This YA novel from acclaimed writer Renee Watson follows Jasmine and Chelsea, two high school friends who are finding their voices. They are sick of the way women are treated and they decide to do something about it, but they face obstacles at every turn. When they start a Women’s Rights club, they aren’t surprised to deal with online trolls; but when the issues bleed over into real life, the principal shuts them down. Fortunately, they will not be silenced or stopped.
A Song Below Water by Bethany C. Morrow
Of all the books that celebrate Black girls and women on this list, this is my current personal favorite. The story follows sisters Effie and Tavia as they navigate the complexities of family and identity. Set against the backdrop of the #BlackLivesMatter movement, their story provides a glimpse into life as a Black girl in America. Also, Tavia is a Siren and Effie survived an apparent Sprite attack that turned her friends to stone. The sisters, along with the Gargoyle that protects them, stick together while Effie tries to figure out what she is, Tavia tries to hide her Siren secret from a hostile world, and a mean girl Eloko bullies them both.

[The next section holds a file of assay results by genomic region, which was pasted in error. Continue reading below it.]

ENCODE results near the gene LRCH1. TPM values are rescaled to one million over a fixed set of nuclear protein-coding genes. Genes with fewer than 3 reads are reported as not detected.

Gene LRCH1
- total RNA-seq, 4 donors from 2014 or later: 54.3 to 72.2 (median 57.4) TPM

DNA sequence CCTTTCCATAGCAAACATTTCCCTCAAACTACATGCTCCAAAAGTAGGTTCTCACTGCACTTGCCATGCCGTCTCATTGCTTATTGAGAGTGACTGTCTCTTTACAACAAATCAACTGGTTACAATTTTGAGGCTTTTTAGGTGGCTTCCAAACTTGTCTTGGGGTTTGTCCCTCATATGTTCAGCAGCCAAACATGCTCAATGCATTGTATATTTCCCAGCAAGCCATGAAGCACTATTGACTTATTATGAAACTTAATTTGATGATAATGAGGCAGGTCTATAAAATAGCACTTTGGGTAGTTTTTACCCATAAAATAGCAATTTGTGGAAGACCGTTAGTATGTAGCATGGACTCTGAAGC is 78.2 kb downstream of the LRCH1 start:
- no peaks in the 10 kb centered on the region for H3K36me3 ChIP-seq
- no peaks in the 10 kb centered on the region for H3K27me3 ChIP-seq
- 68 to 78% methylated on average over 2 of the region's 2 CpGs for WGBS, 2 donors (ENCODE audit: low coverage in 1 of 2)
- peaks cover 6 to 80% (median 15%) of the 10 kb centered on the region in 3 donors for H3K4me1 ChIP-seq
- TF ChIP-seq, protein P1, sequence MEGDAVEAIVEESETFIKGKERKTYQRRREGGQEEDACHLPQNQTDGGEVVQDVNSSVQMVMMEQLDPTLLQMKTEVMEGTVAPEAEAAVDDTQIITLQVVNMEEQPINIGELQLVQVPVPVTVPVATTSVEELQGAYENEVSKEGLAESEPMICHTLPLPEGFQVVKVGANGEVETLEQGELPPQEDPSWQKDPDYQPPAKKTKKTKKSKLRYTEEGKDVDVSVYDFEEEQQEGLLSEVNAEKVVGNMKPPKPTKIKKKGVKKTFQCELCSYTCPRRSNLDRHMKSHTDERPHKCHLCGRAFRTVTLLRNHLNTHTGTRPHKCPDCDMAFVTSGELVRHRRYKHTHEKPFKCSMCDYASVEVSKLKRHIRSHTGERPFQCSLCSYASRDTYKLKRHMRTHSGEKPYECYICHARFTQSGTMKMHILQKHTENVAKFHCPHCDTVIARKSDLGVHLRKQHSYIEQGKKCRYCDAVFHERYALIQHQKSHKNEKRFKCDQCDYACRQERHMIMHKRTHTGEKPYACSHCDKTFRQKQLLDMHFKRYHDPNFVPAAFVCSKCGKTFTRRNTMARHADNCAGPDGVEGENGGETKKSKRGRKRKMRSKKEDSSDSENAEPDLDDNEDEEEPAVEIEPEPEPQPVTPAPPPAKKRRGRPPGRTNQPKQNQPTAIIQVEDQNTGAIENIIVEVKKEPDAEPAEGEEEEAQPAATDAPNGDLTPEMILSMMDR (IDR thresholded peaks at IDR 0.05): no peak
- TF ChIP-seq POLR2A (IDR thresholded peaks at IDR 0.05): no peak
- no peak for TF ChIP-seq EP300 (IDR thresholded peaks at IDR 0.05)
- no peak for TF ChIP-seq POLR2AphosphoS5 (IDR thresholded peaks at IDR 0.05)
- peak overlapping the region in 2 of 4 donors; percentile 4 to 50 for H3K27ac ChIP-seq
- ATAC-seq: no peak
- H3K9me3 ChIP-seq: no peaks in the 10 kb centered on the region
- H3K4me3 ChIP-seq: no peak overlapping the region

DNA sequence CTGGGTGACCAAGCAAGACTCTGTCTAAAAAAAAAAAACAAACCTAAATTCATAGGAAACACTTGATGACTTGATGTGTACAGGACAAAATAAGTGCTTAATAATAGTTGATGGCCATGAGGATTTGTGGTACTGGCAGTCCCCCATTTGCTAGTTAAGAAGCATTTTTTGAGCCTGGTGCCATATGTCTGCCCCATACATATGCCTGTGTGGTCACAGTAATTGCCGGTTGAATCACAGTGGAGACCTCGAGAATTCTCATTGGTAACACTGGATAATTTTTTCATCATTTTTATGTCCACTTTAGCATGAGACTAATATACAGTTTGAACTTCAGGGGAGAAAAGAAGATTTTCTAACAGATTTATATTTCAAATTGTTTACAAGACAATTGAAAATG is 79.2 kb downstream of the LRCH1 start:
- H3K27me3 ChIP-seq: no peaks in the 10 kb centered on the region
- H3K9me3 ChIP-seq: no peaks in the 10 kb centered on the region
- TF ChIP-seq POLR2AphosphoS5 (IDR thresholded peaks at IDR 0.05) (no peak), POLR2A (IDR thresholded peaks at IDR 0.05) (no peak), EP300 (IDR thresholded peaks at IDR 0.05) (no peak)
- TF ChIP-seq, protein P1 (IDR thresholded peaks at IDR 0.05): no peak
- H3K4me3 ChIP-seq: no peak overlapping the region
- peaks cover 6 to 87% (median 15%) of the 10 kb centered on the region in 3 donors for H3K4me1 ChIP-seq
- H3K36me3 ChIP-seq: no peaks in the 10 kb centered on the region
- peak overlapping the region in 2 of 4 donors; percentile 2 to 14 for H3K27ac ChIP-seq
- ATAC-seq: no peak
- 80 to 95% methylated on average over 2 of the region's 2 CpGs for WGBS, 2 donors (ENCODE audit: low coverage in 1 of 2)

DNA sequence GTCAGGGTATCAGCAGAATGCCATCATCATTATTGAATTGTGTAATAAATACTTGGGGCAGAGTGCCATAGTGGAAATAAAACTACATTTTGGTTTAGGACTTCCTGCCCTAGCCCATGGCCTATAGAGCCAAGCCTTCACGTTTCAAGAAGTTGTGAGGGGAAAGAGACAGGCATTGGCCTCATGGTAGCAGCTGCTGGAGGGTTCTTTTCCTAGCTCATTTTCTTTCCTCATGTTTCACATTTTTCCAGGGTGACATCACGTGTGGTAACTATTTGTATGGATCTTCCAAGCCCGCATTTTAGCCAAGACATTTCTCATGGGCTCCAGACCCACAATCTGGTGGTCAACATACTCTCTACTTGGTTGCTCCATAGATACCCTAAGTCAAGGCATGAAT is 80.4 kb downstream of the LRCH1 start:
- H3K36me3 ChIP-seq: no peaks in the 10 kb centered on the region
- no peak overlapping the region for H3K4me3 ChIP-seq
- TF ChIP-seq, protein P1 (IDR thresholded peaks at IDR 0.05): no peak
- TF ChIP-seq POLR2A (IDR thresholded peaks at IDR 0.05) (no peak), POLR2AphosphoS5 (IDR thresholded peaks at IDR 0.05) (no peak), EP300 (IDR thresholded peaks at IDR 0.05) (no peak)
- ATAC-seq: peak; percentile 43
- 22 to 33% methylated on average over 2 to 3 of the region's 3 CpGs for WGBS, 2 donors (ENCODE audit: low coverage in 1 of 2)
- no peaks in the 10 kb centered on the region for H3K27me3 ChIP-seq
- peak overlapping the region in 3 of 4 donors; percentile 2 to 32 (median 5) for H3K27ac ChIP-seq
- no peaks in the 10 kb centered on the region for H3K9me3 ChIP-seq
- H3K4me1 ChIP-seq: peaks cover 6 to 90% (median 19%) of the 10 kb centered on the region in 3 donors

Comics and graphic novels are known for addressing “uncomfortable” topics and for pushing the boundaries of traditional representation. It’s a perfect genre for books that celebrate Black girls and women. If you like these, check out “4 Comics Starring Black Heroines in STEM” by my fellow Book Rioter.
Omni by Devin Grayson and Alitha E. Martinez
Omni follows Dr. Cecelia Cobbina, a brilliant physician from Doctors Without Borders. When she gains super intelligence and the ability to answer almost any question, she leaves her job to travel the world helping others like herself. Her new mission is to figure out how—and why—people all over the world are suddenly developing superpowers.
Livewire by Vita Ayala and Raul Allen
Livewire is a Black woman superhero who fights to protect others—both average humans and superhumans—from threats. Unfortunately, these threats sometimes include her own government. Livewire’s intriguing technopathic abilities and life-or-death decision-making keeps the pages turning. She has a fantastic arc that explores what it means to be a hero or villain.